The goth latte: Coffee to match your dark, dark soul

For those tired of the glut of rainbows and unicorn-themed dishes, the latest Instagram trend is a breath of fresh air. We reported recently on the beautiful and monochromatic black ice cream, which gets its colour from activated charcoal. Now, unicorn haters have a new option: black lattes.

Popular in the UK and Australia, these lattes are coloured using activated charcoal, though some versions also involve black sesame seeds and almond, soy or coconut milk. Activated charcoal is used as a treatment for poisoning, and, more benignly, as a means of reducing bloating and flatulence, but if you ask us, the popularity of activated-charcoal dishes is most likely down to their elegant appearance.

Some doctors, however, have come out in protest against the trend, saying it could do more harm than good. Speaking to Women’s Health, gastroenterologist Patricia Raymond cautioned that thanks to its powers of asbsorption, it can also absorb medication – such as birth control pills – making the drugs ineffective. It’s also associated with Coal Miner’s Lung and inflamation of the colon. So perhaps ordinary coloured coffee ain’t so bad, after all?

But what do they taste like? Instagram is strangely mum on this small detail, possibly because users post a picture before tasting the thing.

According to Eater, various scientific studies have suggested that bright colours help stave off boredom while eating, and that brightly coloured foods are perceived as more flavourful than their plain counterparts. So maybe there was something in those rainbow colours after all? That said, nothing tastes as good as Instagram likes.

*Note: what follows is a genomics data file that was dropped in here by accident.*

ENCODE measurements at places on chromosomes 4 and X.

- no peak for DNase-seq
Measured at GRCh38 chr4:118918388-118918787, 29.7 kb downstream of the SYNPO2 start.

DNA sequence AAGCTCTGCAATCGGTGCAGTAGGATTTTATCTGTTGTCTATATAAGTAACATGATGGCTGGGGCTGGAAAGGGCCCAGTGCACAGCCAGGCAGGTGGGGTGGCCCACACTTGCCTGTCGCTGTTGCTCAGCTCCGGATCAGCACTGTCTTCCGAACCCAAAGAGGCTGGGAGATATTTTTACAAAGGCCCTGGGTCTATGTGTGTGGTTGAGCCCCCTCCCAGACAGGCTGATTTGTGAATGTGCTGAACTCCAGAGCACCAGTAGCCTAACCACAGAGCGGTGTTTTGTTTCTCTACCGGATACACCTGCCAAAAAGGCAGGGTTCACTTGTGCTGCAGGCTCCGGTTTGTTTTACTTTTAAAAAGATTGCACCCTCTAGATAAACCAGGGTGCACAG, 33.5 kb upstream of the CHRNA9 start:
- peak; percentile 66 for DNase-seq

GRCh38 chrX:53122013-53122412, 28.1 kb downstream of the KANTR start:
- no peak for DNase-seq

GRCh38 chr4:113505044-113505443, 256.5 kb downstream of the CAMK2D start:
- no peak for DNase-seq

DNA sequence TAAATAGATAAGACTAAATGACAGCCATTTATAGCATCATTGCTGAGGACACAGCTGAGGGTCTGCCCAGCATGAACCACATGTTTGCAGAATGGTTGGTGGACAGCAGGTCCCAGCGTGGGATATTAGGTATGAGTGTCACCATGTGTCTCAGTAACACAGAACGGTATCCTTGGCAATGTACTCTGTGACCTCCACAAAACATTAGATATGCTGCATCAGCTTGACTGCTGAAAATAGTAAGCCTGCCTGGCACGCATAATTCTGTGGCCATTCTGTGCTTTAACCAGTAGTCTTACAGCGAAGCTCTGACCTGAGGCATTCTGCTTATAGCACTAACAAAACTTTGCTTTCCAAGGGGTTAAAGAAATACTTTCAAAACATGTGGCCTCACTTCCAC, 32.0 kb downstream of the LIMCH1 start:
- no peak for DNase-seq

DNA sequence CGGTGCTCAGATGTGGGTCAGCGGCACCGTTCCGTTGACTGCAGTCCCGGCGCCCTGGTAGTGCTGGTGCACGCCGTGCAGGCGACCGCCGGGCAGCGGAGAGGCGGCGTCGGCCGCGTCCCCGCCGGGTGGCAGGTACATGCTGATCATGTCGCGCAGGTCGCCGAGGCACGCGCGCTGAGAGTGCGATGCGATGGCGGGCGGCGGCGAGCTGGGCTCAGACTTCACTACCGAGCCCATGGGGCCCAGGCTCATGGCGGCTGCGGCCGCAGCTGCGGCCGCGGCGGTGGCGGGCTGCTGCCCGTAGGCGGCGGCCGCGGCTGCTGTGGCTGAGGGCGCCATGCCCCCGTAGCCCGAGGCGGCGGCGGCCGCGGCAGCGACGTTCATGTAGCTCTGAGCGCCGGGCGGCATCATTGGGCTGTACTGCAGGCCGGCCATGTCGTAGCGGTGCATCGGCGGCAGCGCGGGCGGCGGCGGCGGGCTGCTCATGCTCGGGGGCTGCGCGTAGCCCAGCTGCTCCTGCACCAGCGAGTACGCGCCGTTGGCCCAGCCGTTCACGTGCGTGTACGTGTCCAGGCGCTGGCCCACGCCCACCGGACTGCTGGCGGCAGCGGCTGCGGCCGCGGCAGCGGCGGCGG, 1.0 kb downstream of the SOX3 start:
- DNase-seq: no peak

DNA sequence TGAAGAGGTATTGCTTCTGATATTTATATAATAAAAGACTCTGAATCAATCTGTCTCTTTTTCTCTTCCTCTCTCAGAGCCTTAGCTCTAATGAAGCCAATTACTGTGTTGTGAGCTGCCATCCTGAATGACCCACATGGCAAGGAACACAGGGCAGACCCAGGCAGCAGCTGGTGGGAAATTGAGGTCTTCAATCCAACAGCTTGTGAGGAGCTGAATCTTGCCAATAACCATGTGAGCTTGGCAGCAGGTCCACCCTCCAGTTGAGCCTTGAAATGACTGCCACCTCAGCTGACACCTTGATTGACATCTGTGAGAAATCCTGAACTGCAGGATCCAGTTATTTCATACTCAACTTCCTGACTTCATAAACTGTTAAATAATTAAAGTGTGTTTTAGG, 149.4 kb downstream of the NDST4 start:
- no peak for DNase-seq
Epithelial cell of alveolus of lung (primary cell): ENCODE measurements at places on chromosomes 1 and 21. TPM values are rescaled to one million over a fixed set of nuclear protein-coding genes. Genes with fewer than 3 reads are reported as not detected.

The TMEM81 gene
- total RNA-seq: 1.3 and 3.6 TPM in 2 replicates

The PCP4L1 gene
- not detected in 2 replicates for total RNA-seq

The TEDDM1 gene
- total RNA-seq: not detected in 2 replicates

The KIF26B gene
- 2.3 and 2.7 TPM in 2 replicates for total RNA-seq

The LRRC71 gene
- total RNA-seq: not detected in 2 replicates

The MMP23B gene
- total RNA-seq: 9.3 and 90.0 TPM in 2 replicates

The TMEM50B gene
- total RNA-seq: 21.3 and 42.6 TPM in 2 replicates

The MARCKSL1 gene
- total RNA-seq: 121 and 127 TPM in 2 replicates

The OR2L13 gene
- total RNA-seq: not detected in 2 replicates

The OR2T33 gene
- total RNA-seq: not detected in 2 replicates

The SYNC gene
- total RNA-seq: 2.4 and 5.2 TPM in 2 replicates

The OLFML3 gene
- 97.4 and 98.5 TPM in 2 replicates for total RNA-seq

We’ve yet to find a coffee shop offering black lattes in South Africa, but Sea Point vegetarian restaurant Scheckters Raw does offer a black activated-charcoal juice with apple, lemon and alkaline water, as well as activated charcoal buns for burgers and hot dogs.

And at Bootlegger, you can find pink, yellow and green superfood lattes made with beetroot and ginger; turmeric, spice and coconut oil; and matcha, respectively. 

*29 May 2017: This article was updated to include concerns voiced by members of the medical fraternity.

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